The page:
As shown in Figure 7, detecting the players and the ball broke the three models we analyzed! None of the models is capable to identify two teams and their players.

Figure 7. None of the MLLMs in this article was capable to detect the objects requested in the prompt

So, Multimodal Large Language Models (MLLMs) are good on average, but apparently they aren’t ready to solve computer vision tasks for more demanding use-cases. Even a YOLOv8 model does better in such specific (niche) tasks, 🔎 see our article on the subject.

Is fine-tuning MLLMs the way to go instead? 🤔

3. Top Multimodal Large Language Models

Now, we list some of the most important MLLMs redefining computer vision:

GPT-4o (2024, OpenAI)

  • Inputs: text, images, audio (beta), video (beta).
  • Outputs: text, images.
  • What is it: GPT-4o stands for “GPT-4 Omni”, with “Omni” referring to its multimodal capabilities across text, vision, and audio modalities. It is a single unified model that can understand and generate any combination of text, images, audio, and video inputs/outputs.
  • Try it here:
  • 🥂 Little known fact: GPT-4o employs a “multi-modal chain of thought” approach, where it first reasons about how to break down a problem into a series of steps across different modalities (text, vision, audio), and then executes those steps to arrive at the final solution.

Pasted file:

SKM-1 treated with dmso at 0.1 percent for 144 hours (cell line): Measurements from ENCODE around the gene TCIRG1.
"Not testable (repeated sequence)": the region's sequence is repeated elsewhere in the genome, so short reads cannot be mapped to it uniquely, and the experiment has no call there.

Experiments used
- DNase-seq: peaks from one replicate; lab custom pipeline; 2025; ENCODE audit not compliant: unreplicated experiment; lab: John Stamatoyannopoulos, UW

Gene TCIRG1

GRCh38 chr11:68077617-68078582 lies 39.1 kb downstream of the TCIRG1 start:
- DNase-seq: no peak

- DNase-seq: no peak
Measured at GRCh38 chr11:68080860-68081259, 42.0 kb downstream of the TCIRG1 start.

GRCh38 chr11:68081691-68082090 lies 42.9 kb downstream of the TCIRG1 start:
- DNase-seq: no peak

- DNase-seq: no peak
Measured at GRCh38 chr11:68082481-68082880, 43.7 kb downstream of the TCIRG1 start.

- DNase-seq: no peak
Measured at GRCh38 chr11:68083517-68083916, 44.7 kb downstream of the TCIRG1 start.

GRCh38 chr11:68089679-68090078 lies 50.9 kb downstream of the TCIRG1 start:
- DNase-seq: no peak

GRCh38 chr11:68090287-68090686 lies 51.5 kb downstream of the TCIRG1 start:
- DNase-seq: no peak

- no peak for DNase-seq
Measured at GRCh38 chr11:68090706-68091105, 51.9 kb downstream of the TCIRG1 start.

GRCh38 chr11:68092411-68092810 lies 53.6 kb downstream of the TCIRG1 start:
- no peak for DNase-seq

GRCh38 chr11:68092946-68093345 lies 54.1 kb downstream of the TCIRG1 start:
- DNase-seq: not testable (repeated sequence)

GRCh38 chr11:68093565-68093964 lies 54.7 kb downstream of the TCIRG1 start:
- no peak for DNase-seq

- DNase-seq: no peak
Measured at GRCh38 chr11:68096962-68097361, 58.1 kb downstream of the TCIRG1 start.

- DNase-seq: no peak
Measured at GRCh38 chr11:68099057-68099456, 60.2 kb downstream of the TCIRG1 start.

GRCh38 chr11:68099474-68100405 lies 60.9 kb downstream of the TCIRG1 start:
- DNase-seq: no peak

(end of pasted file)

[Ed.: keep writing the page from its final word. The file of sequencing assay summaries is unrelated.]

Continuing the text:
Claude 3.5 Sonnet (2024, Anthropic)

  • Inputs: text, images.
  • Output: text, images.
  • What is it: With a 200K token context window, Claude 3.5 Sonnet is a multimodal AI system that can understand and generate text, images, audio, and other data formats. Excels at in-depth analysis, research, hypothesis generation, and task automation across various domains like finance, life sciences, and software engineering.
  • Try it here:
  • 🥂 Little known fact: Anthropic employs a technique called “recursive reward modeling” which involves using an earlier version of Claude to provide feedback and rewards for the model’s outputs.

LLaVA (2023, University of Wisconsin-Madison)

  • Inputs: text, images.
  • Output: text.
  • What is it: LLaVA (Large Language and Vision Assistant) is an open-source multimodal AI model that can process and generate both text and visual data as inputs and outputs. It matches GPT-4’s chat abilities and sets a new record on Science QA, showcasing advanced visual-linguistic understanding.
  • Try it here:
  • 🥂 Little known fact: LLaVA was trained using a technique called “instruction tuning”, where GPT-4 was used to generate synthetic multimodal tasks involving text and images (novel in 2023). LLaVA learned from these diverse examples generated by GPT-4 without direct human supervision.